Stimulated by the discovery of a 'lost' tiger population in their mountains Bhutan government took this responsibility very seriously and co-organised and hosted the 2nd Asian Ministerial Conference on Tiger Conservation in late October this year in the capital of Bhutan, Thimphu. Ministers from the 13 tiger range countries discussed key achievements in implementing the 12-year strategy of the GTRP and also issued guidance on continuing momentum and ensure continued high-level political support.
In addition to this high-level meeting Bhutan now offers to host an international conference in 2013 on the protection of cultural property. This offer was presented by chief of the Royal Bhutan Police, Brigadier Kipchu Namgyel, during his visit to the INTERPOL General Secretariat headquarters on November 13. “The Royal Bhutan Police is committed to protecting the cultural heritage of our country, our region and also the world, and working with INTERPOL to host this conference will help bring greater focus to a type of crime which affects us all as a society,” said Brigadier Namgyel.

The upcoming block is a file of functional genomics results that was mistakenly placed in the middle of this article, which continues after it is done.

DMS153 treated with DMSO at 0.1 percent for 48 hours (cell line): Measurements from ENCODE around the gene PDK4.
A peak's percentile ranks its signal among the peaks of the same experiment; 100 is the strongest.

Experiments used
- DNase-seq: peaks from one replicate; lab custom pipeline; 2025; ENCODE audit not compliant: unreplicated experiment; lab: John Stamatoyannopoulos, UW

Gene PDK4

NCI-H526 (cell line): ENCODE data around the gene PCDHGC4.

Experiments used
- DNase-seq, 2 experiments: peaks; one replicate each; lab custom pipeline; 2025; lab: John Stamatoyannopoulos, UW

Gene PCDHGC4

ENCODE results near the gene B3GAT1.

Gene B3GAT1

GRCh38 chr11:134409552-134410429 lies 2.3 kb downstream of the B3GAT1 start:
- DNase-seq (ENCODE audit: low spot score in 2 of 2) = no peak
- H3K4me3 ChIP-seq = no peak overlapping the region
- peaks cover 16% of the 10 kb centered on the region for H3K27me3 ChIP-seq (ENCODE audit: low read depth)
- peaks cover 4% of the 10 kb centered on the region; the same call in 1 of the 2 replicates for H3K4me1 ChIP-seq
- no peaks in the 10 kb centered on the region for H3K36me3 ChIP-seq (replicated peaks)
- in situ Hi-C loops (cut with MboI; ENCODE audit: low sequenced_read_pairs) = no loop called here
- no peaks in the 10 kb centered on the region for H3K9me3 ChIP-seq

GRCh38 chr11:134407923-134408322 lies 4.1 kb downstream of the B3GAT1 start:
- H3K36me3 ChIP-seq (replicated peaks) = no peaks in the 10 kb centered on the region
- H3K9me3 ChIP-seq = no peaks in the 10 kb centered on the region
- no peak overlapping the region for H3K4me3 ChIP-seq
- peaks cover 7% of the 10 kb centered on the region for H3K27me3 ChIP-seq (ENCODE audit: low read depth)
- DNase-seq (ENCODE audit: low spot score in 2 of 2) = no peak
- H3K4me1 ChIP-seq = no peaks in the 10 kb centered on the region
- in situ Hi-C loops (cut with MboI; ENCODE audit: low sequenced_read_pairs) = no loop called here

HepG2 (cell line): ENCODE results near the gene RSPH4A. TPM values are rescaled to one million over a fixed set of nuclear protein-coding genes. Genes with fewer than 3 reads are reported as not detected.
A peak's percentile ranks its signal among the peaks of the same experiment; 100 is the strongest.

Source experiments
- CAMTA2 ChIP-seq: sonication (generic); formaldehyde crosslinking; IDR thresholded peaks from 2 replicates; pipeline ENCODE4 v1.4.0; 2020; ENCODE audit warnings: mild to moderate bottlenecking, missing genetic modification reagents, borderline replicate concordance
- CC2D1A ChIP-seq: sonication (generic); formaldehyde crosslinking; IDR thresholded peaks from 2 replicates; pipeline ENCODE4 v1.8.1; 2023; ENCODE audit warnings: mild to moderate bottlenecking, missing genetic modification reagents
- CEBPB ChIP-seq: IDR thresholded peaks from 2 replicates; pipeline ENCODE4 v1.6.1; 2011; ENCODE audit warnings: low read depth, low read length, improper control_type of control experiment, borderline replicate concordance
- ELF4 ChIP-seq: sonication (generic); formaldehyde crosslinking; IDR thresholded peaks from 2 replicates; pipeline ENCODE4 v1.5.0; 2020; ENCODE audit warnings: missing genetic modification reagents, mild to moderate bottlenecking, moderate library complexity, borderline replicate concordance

Bhutan has already worked closely with INTERPOL, the world police body, in combating wildlife and environmental crime through Project Predator, providing support to a series of interventions, including Operation Prey earlier this year which led to nearly 40 arrests and the seizure of a range of wildlife goods including big cat skins, rhino horn, ivory and seahorses in addition to flora such as protected orchid and cactus plants.
With illegal activities in Bhutan hopefully still in its infancy, Royal Bhutan government is being proactive and supportive with their commitment to the global policing community. So Bhutan may be small, it acts big!
(Source: BBC Earth News, 20.09.2010; Global Tiger Initiative, 15.10.2012; INTERPOL Media release, 13.11.2012; WWF report Tiger Conservation Enhancement in Bhutan, 2002-2003)